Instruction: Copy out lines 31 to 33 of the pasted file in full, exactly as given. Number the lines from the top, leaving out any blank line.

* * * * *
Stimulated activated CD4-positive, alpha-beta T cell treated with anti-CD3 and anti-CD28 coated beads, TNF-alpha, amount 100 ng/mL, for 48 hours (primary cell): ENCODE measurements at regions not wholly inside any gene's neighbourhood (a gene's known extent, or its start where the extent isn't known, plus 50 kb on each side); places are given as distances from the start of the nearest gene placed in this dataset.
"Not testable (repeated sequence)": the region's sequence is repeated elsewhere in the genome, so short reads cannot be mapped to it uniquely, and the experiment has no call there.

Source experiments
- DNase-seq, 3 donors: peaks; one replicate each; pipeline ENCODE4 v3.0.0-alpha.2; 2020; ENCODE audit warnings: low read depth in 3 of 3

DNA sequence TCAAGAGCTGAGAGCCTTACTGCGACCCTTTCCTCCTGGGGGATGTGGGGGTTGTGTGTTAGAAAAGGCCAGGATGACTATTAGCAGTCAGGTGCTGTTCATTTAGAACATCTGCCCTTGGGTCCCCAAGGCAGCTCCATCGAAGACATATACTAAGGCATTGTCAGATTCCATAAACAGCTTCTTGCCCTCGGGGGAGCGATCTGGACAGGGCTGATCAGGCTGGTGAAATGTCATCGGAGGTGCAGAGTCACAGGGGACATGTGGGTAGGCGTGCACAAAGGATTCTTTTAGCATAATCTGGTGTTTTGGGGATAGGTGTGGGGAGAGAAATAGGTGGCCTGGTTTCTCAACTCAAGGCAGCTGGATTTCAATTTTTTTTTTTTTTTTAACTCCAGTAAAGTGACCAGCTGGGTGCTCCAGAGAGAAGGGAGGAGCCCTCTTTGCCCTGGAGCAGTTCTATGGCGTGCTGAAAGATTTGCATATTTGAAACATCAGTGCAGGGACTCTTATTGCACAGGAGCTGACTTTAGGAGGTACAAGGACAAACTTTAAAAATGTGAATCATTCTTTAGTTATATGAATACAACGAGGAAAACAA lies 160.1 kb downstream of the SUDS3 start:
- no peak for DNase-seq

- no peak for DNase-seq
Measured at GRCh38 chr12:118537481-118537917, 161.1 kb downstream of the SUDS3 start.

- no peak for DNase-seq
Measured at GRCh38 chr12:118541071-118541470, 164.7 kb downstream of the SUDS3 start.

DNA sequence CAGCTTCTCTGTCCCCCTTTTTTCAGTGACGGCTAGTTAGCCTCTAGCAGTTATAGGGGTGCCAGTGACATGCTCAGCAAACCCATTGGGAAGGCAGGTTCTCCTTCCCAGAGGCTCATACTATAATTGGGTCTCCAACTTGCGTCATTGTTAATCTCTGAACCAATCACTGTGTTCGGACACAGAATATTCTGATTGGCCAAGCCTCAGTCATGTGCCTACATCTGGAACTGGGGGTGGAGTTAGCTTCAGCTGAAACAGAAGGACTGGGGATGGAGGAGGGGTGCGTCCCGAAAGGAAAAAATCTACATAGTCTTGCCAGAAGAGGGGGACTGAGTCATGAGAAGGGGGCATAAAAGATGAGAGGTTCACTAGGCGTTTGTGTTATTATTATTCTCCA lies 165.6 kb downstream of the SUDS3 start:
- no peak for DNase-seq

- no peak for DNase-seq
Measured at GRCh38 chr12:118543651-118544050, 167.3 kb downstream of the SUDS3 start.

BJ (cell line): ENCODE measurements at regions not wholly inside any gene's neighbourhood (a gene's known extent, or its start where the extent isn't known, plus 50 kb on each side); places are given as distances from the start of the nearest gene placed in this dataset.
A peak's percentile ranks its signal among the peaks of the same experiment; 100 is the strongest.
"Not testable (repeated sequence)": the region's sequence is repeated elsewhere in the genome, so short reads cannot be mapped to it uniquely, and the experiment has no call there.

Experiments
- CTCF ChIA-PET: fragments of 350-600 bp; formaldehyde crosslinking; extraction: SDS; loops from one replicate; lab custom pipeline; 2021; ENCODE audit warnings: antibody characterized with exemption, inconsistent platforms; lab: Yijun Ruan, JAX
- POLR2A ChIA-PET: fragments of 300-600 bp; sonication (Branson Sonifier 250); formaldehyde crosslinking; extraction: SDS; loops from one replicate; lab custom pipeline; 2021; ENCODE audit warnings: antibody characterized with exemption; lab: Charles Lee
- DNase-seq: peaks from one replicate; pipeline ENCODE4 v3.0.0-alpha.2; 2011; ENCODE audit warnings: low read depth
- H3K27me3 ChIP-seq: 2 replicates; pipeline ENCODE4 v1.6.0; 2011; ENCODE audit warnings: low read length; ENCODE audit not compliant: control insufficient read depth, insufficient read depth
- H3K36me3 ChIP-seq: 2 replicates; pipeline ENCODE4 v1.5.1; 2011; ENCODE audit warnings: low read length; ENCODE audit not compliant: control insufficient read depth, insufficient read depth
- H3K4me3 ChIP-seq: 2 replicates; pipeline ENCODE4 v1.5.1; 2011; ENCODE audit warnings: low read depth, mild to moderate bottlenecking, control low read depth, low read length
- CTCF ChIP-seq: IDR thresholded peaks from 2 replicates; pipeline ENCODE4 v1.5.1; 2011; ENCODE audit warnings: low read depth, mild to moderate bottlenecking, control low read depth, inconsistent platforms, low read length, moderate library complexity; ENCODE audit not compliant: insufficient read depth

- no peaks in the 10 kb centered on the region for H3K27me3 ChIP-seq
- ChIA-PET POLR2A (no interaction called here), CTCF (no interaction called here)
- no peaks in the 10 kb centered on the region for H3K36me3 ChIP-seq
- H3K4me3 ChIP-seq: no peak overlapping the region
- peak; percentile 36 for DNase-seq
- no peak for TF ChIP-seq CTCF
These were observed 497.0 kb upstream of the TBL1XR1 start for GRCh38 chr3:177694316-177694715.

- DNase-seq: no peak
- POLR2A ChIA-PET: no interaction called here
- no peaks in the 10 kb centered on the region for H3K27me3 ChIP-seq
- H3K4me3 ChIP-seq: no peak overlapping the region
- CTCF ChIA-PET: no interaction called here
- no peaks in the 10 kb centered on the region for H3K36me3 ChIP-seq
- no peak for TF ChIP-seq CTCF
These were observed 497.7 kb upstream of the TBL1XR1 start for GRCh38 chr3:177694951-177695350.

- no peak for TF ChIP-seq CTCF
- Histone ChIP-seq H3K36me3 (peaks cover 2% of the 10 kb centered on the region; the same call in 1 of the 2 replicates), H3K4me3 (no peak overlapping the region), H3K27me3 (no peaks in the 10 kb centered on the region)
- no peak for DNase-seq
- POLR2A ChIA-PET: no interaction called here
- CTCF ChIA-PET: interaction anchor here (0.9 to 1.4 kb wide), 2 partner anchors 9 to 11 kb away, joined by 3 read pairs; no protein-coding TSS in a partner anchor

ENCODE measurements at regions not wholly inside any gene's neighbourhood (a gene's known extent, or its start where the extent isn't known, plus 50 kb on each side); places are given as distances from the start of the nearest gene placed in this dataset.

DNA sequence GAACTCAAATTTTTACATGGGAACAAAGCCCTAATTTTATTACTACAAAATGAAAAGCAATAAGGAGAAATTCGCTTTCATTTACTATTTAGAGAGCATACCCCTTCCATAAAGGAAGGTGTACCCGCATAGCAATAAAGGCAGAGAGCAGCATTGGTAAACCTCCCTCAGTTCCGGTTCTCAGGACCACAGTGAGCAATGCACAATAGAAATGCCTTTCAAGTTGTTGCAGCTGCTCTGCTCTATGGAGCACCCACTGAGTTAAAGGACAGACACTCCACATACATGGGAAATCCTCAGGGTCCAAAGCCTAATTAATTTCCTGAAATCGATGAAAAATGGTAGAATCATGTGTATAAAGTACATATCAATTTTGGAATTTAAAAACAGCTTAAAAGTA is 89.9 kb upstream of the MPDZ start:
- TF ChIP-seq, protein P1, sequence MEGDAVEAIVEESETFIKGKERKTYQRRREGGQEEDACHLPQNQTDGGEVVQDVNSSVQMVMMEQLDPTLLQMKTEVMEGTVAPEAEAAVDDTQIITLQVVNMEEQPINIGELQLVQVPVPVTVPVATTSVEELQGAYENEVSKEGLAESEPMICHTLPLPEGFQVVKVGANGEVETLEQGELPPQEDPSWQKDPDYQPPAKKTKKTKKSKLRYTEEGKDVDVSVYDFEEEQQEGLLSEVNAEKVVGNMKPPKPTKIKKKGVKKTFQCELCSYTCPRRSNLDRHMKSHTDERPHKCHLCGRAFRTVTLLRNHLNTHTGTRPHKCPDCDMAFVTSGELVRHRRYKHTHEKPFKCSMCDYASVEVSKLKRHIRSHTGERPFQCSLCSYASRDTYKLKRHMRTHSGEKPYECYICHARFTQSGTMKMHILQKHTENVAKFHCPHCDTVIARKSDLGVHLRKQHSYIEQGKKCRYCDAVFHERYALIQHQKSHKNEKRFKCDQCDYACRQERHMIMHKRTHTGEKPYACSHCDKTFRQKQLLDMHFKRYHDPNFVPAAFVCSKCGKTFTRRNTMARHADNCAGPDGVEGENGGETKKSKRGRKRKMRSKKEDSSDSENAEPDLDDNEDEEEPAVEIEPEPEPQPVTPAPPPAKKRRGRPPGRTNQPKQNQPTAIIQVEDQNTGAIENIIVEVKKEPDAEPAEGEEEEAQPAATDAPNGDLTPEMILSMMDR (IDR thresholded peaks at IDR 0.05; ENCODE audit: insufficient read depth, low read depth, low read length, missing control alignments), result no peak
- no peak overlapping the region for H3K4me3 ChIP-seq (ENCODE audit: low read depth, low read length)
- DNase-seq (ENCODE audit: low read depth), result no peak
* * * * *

- no peak for TF ChIP-seq CTCF
These were observed 497.0 kb upstream of the TBL1XR1 start for GRCh38 chr3:177694316-177694715.

- DNase-seq: no peak